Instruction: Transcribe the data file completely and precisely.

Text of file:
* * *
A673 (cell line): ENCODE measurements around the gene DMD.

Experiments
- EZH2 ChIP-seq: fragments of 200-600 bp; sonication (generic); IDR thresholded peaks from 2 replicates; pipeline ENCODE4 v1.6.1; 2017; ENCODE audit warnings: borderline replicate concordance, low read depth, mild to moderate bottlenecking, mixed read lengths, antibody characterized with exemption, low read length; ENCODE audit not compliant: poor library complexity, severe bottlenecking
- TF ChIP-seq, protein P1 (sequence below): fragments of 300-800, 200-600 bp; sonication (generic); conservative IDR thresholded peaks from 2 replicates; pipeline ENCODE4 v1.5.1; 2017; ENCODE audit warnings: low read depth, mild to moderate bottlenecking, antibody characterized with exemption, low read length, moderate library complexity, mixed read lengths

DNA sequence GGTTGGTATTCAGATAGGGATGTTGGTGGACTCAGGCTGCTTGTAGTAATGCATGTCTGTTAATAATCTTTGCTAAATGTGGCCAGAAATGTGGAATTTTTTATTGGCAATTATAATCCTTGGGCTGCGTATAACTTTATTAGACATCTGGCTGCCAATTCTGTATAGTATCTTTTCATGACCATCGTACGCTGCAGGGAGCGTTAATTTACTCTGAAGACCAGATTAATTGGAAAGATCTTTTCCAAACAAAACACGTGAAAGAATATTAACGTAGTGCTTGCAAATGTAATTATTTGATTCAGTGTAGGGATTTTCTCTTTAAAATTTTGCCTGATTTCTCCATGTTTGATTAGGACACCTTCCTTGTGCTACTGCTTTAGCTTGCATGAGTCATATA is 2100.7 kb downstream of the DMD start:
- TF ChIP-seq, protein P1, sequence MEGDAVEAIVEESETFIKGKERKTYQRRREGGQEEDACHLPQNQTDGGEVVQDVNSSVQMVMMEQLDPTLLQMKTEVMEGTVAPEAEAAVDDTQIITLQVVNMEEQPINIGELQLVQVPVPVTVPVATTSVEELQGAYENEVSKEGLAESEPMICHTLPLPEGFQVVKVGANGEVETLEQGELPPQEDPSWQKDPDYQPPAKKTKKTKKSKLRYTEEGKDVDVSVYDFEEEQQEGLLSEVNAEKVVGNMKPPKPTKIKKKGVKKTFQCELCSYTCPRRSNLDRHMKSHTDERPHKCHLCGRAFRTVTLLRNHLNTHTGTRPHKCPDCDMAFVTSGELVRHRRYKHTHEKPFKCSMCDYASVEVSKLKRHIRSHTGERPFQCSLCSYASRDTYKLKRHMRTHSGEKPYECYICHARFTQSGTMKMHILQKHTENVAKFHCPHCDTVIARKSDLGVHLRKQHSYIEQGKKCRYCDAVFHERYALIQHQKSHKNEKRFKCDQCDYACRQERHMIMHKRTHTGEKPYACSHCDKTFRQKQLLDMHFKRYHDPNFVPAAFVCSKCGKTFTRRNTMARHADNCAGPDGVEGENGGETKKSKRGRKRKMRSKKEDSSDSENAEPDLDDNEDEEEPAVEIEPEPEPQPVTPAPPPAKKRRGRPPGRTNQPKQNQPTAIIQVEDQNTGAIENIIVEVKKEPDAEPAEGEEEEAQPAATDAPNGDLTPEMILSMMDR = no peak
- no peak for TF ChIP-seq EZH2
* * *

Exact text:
A673 (cell line): ENCODE measurements around the gene DMD.

Experiments
- EZH2 ChIP-seq: fragments of 200-600 bp; sonication (generic); IDR thresholded peaks from 2 replicates; pipeline ENCODE4 v1.6.1; 2017; ENCODE audit warnings: borderline replicate concordance, low read depth, mild to moderate bottlenecking, mixed read lengths, antibody characterized with exemption, low read length; ENCODE audit not compliant: poor library complexity, severe bottlenecking
- TF ChIP-seq, protein P1 (sequence below): fragments of 300-800, 200-600 bp; sonication (generic); conservative IDR thresholded peaks from 2 replicates; pipeline ENCODE4 v1.5.1; 2017; ENCODE audit warnings: low read depth, mild to moderate bottlenecking, antibody characterized with exemption, low read length, moderate library complexity, mixed read lengths

DNA sequence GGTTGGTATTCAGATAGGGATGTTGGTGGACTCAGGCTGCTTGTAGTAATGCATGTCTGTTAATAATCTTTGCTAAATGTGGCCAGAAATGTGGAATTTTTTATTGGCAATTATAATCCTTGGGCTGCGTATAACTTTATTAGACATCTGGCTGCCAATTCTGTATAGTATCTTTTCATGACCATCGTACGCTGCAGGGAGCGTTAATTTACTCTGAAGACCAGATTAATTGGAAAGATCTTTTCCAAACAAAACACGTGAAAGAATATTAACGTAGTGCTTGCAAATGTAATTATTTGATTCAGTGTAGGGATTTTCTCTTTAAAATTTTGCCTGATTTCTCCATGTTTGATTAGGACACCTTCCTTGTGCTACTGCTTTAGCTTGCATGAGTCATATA is 2100.7 kb downstream of the DMD start:
- TF ChIP-seq, protein P1, sequence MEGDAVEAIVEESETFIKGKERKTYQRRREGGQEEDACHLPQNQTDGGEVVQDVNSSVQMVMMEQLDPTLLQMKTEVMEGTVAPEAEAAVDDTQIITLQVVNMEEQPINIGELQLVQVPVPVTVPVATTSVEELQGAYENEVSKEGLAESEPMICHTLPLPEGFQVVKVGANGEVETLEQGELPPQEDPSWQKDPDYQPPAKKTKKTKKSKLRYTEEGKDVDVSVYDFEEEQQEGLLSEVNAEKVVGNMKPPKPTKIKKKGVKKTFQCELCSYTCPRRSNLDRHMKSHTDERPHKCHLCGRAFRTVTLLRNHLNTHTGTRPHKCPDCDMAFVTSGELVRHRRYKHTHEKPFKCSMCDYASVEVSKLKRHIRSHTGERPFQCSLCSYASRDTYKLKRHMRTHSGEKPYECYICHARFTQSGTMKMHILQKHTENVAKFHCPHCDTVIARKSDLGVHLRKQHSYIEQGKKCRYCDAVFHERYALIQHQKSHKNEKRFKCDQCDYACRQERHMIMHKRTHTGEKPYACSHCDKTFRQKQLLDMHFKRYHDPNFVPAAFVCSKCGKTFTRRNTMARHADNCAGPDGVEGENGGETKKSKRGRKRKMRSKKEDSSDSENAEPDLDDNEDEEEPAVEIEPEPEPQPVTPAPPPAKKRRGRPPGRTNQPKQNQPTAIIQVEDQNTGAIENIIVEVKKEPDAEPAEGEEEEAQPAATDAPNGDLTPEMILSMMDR = no peak
- no peak for TF ChIP-seq EZH2